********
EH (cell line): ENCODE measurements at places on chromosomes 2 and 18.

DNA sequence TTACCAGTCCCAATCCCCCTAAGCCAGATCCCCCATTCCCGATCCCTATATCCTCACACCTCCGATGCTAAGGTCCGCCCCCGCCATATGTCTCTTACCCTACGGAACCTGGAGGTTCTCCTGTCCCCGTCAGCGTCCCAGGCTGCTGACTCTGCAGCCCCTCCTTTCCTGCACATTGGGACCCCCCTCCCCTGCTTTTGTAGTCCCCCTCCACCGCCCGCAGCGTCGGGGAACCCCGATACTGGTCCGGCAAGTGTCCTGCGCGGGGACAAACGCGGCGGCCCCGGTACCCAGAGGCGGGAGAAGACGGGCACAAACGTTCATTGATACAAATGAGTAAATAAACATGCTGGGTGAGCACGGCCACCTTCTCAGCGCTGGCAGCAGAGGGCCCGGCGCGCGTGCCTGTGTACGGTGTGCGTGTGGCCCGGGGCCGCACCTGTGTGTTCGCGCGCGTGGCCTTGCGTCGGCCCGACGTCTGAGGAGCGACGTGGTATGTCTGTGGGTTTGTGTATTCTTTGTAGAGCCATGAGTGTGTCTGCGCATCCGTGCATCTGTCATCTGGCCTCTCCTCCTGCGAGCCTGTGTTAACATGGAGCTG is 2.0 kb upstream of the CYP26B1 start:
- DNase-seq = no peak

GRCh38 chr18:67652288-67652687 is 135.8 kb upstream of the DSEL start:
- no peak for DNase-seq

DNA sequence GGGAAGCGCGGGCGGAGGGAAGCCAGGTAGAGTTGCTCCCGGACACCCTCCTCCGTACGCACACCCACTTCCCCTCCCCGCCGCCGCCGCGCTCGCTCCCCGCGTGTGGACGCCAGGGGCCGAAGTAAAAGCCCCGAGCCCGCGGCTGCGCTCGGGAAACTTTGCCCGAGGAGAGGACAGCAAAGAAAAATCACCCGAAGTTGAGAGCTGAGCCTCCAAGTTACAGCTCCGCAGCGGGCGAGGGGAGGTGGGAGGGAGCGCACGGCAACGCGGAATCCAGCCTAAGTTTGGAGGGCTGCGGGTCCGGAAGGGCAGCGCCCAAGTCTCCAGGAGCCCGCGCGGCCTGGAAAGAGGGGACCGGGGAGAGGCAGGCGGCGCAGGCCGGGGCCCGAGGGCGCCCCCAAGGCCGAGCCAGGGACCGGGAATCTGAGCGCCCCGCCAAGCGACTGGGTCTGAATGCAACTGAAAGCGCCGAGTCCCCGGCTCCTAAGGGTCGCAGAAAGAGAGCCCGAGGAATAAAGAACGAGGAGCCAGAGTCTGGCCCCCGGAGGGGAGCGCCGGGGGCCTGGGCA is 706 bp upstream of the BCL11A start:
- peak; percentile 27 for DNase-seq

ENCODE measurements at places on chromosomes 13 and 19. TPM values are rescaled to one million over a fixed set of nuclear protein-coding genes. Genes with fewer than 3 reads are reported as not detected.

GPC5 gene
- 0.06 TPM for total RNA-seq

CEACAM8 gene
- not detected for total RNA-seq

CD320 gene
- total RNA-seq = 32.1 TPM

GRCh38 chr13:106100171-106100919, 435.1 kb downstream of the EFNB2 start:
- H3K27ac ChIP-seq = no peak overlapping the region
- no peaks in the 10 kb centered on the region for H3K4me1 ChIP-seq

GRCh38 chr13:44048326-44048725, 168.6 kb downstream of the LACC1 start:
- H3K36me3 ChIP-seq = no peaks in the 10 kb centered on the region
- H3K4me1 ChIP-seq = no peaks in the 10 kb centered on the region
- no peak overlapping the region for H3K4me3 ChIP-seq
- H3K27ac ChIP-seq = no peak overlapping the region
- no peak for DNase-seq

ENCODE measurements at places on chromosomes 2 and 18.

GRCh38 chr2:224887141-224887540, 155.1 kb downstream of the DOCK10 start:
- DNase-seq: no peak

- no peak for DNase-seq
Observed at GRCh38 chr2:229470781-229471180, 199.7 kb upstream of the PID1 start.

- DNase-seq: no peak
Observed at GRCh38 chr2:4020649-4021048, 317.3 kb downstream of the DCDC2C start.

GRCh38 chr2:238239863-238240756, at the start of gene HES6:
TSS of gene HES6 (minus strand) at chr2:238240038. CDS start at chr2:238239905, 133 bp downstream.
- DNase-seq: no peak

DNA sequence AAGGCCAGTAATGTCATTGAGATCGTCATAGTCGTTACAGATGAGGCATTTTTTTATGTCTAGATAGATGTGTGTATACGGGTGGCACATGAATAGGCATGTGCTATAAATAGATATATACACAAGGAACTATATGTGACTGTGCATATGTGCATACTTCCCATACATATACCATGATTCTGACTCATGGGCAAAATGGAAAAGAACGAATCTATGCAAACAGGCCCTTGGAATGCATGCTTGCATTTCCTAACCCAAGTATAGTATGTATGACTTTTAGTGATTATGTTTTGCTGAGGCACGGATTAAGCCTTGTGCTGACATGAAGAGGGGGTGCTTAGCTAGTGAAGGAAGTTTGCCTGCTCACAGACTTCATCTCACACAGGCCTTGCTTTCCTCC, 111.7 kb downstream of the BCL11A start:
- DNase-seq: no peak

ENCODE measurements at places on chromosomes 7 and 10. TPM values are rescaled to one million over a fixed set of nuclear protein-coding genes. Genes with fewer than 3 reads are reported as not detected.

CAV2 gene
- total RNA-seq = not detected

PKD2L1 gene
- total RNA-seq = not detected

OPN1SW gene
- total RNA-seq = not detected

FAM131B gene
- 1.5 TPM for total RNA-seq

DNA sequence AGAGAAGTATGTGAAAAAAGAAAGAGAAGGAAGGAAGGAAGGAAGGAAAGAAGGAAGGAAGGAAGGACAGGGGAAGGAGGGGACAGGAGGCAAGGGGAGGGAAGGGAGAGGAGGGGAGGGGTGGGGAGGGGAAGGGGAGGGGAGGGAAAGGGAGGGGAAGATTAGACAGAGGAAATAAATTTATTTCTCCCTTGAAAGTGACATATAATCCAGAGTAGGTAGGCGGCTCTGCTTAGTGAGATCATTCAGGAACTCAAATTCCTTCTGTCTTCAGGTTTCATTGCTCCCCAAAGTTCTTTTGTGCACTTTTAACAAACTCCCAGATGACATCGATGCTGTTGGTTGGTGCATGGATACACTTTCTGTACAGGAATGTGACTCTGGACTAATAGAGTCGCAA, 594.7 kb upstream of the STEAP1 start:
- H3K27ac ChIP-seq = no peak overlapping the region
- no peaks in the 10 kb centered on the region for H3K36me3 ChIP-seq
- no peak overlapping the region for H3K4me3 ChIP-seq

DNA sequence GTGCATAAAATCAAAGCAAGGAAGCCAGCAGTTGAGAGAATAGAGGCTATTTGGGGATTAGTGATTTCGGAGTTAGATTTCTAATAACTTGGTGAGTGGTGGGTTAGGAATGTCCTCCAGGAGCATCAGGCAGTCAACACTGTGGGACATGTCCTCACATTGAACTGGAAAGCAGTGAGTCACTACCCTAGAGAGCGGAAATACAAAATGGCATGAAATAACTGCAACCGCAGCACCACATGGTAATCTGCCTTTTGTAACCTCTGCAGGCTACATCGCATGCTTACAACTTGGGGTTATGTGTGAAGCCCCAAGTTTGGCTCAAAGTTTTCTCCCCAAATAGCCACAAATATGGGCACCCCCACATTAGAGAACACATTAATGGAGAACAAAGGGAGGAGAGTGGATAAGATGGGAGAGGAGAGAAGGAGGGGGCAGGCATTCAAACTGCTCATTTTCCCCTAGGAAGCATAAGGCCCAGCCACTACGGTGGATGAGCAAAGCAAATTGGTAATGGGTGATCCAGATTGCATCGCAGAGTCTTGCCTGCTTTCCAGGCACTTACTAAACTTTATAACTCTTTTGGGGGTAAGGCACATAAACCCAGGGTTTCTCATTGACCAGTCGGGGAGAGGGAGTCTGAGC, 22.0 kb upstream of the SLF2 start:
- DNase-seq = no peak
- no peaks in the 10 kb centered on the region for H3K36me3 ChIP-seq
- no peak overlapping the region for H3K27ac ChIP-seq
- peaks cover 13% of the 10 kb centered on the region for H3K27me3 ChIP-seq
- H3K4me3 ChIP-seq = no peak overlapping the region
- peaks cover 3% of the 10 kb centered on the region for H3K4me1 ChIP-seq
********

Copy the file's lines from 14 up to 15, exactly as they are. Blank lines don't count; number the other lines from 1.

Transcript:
- total RNA-seq = 32.1 TPM

GRCh38 chr13:106100171-106100919, 435.1 kb downstream of the EFNB2 start: